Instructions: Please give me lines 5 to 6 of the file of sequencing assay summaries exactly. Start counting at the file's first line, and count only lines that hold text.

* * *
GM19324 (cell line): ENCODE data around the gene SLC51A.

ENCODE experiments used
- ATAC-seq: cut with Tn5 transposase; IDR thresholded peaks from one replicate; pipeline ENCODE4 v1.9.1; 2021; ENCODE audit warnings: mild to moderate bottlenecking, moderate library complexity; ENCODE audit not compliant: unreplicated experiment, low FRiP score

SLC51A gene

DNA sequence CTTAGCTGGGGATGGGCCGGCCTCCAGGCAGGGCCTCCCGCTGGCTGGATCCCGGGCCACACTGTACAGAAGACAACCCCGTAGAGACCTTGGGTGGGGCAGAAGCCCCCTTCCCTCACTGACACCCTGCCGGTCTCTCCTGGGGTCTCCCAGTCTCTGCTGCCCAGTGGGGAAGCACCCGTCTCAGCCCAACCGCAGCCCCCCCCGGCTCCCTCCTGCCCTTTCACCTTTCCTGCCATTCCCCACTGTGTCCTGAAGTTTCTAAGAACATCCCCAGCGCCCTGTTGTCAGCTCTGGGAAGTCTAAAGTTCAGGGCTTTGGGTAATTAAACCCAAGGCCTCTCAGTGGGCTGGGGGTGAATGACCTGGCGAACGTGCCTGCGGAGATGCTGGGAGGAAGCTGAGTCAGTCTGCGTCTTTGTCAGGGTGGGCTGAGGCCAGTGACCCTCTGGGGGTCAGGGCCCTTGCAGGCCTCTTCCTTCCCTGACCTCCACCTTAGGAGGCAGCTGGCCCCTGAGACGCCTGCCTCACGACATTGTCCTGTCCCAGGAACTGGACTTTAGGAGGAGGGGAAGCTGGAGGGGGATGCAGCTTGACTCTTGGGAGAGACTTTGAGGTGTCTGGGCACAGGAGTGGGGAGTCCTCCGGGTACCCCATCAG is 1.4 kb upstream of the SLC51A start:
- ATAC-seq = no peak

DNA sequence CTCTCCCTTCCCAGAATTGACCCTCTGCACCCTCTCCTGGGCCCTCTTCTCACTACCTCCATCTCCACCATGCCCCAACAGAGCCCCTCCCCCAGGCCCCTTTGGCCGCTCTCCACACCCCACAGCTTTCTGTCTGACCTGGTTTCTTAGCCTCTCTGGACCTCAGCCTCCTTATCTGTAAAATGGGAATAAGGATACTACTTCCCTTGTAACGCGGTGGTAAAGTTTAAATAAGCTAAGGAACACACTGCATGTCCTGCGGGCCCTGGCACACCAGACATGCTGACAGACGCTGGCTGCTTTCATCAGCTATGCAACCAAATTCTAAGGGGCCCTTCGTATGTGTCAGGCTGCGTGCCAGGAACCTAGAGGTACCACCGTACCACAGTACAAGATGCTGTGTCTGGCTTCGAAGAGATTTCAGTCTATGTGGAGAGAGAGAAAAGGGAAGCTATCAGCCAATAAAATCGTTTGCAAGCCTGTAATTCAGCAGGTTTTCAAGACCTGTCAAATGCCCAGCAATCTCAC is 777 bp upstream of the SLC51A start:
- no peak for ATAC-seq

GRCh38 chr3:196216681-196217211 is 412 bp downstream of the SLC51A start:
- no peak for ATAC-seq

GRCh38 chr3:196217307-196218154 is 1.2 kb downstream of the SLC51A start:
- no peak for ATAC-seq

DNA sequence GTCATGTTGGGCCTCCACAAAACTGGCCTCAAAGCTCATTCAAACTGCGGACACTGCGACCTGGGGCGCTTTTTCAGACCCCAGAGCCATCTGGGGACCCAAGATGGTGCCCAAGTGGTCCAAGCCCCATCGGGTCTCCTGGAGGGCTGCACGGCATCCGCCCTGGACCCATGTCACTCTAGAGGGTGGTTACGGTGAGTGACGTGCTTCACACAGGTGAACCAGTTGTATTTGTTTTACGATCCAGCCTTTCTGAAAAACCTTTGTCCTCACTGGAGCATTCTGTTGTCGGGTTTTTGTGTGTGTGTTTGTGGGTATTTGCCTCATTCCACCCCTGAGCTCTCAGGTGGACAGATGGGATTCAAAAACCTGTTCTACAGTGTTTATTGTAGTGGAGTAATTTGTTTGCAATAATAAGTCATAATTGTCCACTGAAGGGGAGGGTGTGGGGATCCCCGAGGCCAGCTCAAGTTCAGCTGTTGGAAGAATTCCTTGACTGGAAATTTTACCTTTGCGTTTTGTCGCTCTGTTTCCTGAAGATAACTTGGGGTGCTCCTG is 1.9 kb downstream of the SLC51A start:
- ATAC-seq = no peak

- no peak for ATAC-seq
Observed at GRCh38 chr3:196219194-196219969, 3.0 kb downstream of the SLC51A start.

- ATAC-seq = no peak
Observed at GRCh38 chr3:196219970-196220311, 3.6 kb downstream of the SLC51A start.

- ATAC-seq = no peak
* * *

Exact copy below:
DNA sequence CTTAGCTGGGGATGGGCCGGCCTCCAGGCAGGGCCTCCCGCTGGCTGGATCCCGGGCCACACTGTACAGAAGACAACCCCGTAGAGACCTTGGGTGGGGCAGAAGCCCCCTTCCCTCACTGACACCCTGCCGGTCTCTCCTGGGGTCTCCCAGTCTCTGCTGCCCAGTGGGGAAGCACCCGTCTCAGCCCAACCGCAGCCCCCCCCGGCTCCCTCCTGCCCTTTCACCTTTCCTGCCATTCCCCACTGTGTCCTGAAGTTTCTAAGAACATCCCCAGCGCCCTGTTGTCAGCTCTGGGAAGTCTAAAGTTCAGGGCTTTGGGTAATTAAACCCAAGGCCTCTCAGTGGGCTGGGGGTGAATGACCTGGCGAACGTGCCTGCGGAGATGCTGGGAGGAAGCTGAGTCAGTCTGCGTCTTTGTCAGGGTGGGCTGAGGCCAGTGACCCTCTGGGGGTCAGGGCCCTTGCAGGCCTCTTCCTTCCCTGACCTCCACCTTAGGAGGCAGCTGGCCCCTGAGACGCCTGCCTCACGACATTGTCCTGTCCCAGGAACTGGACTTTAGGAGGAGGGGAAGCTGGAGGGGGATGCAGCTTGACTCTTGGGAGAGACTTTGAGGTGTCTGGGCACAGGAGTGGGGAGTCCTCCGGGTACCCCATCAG is 1.4 kb upstream of the SLC51A start:
- ATAC-seq = no peak